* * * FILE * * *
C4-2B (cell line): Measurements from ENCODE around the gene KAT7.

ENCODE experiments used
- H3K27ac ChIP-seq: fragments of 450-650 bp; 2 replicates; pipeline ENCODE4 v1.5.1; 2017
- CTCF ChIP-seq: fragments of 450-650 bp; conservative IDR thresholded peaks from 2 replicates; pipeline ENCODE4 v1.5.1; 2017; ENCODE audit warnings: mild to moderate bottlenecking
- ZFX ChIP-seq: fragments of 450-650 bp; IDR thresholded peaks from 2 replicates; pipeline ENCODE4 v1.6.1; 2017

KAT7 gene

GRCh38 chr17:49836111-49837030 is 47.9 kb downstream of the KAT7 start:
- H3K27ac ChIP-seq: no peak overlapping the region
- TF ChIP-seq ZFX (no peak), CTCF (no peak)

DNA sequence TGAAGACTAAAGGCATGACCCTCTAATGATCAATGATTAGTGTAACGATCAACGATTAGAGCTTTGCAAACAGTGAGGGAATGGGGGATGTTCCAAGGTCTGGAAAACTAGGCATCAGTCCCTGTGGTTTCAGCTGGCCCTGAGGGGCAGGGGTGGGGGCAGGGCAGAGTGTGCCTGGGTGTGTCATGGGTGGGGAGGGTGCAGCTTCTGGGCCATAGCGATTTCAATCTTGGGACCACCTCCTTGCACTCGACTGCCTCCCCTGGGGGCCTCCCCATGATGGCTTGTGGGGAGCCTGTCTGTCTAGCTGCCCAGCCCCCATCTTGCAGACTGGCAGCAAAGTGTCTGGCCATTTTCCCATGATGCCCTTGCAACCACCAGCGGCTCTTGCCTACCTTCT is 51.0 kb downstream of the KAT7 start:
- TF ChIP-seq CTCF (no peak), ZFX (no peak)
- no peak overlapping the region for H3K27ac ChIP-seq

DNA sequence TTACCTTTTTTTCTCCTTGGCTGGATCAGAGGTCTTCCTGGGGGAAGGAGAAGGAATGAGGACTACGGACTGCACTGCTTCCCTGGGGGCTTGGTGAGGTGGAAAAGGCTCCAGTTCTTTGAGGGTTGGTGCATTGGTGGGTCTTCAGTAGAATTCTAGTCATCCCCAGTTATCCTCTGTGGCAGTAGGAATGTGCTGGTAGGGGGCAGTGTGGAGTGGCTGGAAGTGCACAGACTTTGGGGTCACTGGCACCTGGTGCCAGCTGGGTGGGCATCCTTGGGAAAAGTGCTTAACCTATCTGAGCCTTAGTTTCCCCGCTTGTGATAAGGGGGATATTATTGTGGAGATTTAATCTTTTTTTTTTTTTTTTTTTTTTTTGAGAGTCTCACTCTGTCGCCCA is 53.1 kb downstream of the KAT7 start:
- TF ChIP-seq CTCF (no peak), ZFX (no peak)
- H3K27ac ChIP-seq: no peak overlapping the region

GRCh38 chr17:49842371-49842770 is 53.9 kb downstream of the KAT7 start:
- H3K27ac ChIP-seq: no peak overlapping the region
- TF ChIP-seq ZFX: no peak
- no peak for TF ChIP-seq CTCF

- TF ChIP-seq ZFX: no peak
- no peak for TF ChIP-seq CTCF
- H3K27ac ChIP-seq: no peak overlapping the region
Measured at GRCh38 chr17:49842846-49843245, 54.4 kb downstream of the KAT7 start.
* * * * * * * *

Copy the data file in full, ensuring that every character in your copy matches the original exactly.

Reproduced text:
C4-2B (cell line): Measurements from ENCODE around the gene KAT7.

ENCODE experiments used
- H3K27ac ChIP-seq: fragments of 450-650 bp; 2 replicates; pipeline ENCODE4 v1.5.1; 2017
- CTCF ChIP-seq: fragments of 450-650 bp; conservative IDR thresholded peaks from 2 replicates; pipeline ENCODE4 v1.5.1; 2017; ENCODE audit warnings: mild to moderate bottlenecking
- ZFX ChIP-seq: fragments of 450-650 bp; IDR thresholded peaks from 2 replicates; pipeline ENCODE4 v1.6.1; 2017

KAT7 gene

GRCh38 chr17:49836111-49837030 is 47.9 kb downstream of the KAT7 start:
- H3K27ac ChIP-seq: no peak overlapping the region
- TF ChIP-seq ZFX (no peak), CTCF (no peak)

DNA sequence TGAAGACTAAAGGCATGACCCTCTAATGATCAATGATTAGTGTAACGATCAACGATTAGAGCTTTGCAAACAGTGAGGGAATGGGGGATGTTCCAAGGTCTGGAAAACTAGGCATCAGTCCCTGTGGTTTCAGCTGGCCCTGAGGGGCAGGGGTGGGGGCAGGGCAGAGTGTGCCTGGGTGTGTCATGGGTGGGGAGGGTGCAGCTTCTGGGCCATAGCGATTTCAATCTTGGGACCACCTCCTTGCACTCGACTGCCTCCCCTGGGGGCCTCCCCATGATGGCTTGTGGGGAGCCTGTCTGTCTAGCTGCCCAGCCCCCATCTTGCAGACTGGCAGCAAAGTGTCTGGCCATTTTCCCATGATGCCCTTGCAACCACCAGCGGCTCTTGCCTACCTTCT is 51.0 kb downstream of the KAT7 start:
- TF ChIP-seq CTCF (no peak), ZFX (no peak)
- no peak overlapping the region for H3K27ac ChIP-seq

DNA sequence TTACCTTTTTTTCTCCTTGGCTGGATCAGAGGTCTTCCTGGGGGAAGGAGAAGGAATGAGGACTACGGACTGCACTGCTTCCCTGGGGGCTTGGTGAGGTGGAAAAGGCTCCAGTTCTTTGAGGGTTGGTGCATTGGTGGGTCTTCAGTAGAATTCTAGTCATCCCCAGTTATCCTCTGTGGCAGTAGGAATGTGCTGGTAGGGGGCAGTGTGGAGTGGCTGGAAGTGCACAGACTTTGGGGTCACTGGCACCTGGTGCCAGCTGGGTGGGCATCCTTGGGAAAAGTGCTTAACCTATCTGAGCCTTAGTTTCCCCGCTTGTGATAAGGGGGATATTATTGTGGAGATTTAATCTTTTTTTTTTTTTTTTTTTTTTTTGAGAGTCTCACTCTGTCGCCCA is 53.1 kb downstream of the KAT7 start:
- TF ChIP-seq CTCF (no peak), ZFX (no peak)
- H3K27ac ChIP-seq: no peak overlapping the region

GRCh38 chr17:49842371-49842770 is 53.9 kb downstream of the KAT7 start:
- H3K27ac ChIP-seq: no peak overlapping the region
- TF ChIP-seq ZFX: no peak
- no peak for TF ChIP-seq CTCF

- TF ChIP-seq ZFX: no peak
- no peak for TF ChIP-seq CTCF
- H3K27ac ChIP-seq: no peak overlapping the region
Measured at GRCh38 chr17:49842846-49843245, 54.4 kb downstream of the KAT7 start.